Initially, TLV with VCV was performed in all patients using a FIO2 of 1.0, a VT of 9 mL/kg, and a ventilator rate of 12/min, then adjusted to maintain end-tidal carbon dioxide tension (ETCO2) of 25 to 30 mmHg (Servo 900C; Siemens, Solna, Sweden) [Normal arterial oxygen and carbon dioxide tension in Bogota are 60 ± 3 and 30 ± 3 mm Hg respectively (8700 ft or 2600 m above sea level)]. The inspiratory time and the end-inspiratory pause time were adjusted as 25% and 10% respectively, and it was unchanged during all the study. No external positive end expiratory pressure (PEEP) was applied during this period. Prior initiation of OLV, patients were randomly assigned, according to a computer-generated random number table, to one of two groups. Group A: OLV was started by VCV (OLV-VCV) using a VT of 6 mL/kg, PEEP of 5 cm H2O, and the ventilator rate adjusted to maintain a ETCO2 of 25 to 30 mmHg. After 30 min PCV (decelerating inspiratory flow) was started with a FIO2 of 1.0, PEEP of 5 cm H2O, a peak airway pressure adjusted to obtain the same VT as during VCV, and a ventilator frequency adjusted to keep ETCO2 of 25 to 30 mmHg. Group B: PCV was initiated with a peak airway pressure that provided a VT of 6 mL/kg, PEEP of 5 cm H2O, and a ventilator rate adjusted to maintain ETCO2 of 25 to 30 mmHg. After 30 min the ventilator was changed to VCV with a VT 6 mL/kg, PEEP of 5 cm H2O, and the ventilator frequency adjusted to maintain a ETCO2 of 25 to 30 mmHg.

Blood gas analysis, hemodynamic measurements, peak inspiratory pressure (Ppeak), mean inpiratory (Pmean), plateau inspiratory pressure (Pplateau), and expired VT were measured and recorded at four stages: (1) During TLV using VCV prior the beginning of OLV; (2) During OLV 30 min after initiation of the first ventilation mode; (3) During OLV 30 min after the second ventilator mode; and (4) End of surgery: 30 min after reestablishing TLV with VCV. During the measurement period surgical manipulation of the lung was not allowed.

A power analysis based on a previous study [15] revealed a total sample size of 38 patients was required to achieve a power of 80% and an α of 0.05 for detection of 40 mmHg difference in the PaO2 value. Student's t test and ANOVA were used to determine the significance of normally distributed parametric values. Categorical variables were tested using χ2 test or, when appropriate, Fisher's exact test. Statistical significance was accepted at p < 0.05.


Forty-one patients were enrolled into the study. There were no significant differences between the two groups in demographic characteristics, type of surgical procedure performed or pre-operative lung function test (table 1). No patient was excluded from the study due to any preoperative o intraoperative criteria, and in all patients left-double lumen tubes were used.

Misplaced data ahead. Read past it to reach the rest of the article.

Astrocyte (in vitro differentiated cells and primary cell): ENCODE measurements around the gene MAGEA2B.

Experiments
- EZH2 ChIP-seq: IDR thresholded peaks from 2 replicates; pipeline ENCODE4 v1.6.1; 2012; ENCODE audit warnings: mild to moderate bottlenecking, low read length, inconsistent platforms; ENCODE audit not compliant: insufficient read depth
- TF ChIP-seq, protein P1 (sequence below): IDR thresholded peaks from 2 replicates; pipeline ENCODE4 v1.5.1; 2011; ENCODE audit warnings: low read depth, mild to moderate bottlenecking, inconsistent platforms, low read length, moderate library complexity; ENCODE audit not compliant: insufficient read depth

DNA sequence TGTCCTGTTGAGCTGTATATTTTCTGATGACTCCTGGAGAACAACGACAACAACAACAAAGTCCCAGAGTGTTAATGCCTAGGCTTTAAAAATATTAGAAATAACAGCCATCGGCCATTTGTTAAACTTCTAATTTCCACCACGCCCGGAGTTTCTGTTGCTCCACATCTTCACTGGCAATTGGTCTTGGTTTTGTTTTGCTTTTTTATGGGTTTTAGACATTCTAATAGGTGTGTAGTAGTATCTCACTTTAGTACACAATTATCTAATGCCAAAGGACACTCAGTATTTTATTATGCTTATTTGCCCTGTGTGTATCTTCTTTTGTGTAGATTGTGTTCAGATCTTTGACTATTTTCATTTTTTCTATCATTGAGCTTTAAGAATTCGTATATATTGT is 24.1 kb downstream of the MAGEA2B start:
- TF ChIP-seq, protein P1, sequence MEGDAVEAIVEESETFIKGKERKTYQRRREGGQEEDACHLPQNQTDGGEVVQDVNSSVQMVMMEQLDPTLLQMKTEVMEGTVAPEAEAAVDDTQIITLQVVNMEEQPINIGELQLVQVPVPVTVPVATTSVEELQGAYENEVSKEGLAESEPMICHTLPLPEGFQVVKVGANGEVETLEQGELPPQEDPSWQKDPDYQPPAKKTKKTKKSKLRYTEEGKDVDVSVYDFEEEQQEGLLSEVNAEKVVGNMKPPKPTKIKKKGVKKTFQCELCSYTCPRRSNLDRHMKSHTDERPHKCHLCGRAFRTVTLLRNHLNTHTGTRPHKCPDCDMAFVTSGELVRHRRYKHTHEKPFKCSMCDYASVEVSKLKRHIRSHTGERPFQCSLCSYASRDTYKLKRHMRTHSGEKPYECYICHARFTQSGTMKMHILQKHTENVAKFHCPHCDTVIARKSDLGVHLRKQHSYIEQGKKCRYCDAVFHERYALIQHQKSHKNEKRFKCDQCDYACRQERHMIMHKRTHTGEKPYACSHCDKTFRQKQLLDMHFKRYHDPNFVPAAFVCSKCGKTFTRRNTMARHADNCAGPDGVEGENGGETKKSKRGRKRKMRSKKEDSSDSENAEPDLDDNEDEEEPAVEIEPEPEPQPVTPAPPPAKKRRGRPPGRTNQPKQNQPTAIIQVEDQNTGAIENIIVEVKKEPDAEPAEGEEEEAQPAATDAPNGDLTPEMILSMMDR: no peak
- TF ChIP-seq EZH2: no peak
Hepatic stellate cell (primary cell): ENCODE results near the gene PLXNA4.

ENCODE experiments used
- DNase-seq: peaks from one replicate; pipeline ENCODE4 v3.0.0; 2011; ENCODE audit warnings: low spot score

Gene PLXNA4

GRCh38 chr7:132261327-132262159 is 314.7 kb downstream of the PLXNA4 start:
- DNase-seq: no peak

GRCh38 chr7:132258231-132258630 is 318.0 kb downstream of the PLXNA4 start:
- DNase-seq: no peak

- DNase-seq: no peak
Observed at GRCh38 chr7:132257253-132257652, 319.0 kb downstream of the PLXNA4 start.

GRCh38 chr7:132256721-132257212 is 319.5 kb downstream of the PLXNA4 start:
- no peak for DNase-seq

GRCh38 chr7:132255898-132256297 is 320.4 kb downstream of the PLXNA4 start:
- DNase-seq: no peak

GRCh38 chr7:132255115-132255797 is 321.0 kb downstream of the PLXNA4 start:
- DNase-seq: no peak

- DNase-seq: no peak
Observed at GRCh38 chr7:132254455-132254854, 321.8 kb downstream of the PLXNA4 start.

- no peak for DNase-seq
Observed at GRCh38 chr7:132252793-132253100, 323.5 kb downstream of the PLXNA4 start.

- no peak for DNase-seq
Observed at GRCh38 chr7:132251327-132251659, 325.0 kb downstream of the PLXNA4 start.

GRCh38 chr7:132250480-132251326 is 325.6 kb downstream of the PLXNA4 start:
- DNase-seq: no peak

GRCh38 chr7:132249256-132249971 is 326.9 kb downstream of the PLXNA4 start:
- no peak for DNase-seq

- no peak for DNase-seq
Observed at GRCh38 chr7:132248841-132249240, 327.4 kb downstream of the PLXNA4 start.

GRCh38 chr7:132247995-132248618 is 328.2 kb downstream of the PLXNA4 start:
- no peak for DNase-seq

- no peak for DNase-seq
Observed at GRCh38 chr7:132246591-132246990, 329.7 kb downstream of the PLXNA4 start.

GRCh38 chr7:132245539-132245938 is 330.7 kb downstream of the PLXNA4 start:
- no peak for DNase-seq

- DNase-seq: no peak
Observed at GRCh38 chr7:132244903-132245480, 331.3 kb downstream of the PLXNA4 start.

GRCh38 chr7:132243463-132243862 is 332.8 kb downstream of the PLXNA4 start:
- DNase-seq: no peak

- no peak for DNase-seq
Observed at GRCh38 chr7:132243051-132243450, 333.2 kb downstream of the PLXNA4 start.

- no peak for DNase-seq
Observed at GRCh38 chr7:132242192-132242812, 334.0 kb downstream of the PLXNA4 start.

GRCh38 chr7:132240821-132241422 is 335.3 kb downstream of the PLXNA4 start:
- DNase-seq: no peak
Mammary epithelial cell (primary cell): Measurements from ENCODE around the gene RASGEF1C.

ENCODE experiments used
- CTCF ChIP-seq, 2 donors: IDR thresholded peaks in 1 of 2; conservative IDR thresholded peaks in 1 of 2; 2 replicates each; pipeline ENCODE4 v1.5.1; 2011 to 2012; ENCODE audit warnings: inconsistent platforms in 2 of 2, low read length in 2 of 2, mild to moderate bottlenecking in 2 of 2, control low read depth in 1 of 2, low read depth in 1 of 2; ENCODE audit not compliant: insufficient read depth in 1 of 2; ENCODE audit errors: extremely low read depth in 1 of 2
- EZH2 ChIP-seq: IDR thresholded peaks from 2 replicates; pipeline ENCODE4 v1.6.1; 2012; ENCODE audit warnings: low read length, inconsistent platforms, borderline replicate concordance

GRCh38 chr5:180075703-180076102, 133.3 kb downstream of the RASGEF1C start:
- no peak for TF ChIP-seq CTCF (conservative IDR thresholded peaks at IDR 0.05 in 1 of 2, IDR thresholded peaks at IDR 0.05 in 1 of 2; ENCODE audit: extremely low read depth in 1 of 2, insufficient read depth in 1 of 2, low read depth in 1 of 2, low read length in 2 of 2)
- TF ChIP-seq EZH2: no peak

Table 1 Demographic characteristics of patients

The beginning of OLV with either VCV or PCV produced a significant increase in mean (p < 0.001), and plateau (p < 0.01) airway pressures; the Ppeak was significantly higher in VCV patients (p = 0.001) but not in PCV patients (p = 0.53) compared with the initial TLV. As expected, the PaO2 with any mode of OLV was significantly lower compared to TLV (p < 0.001) and increased to a similar level after switching again to TLV. Comparison of the OLV-VCV and OLV-PCV showed a significant difference in Ppeak (p = 0.003) without differences in Pmean, Pplateau PaO2, and PaCO2, (Table 2). The sequence of OLV did not influence the airway pressures or blood gases values.

Table 2 Intraoperative Variables


The ventilator strategy recommended to reduce the incidence of ALI in patients undergoing thoracic surgery is to use lower Vt (5-7 mL/kg) with moderate amounts of PEEP (5-6 cmH2O) [10, 16]. The present study suggests that using any of the common available ventilator modes, VCV or PCV with a "lung protective" approach, results in similar effects on oxygenation and gas exchange.

VCV has been considered the traditional or conventional approach to mechanical ventilation of patients undergoing thoracic surgery and OLV. However, in recent years PCV has gained renew interest due to its potential advantages [2, 17, 18]. VCV uses a constant inspired flow (square wave), creating a progressive increase of airway pressure toward the peak inspiratory pressure, which is reached as the full tidal volume has been delivered. Unlike VCV, PVC ventilator mode produces appropriate flow to rapidly reach and maintain the set inspiratory pressure (square pressure waveform). The resultant respiratory flow is usually decelerating, minimizing peak airway pressures, and theoretically resulting in more homogeneous distribution of Vt, improvement in static and dynamic lung compliance, better oxygenation and dead space ventilation [19].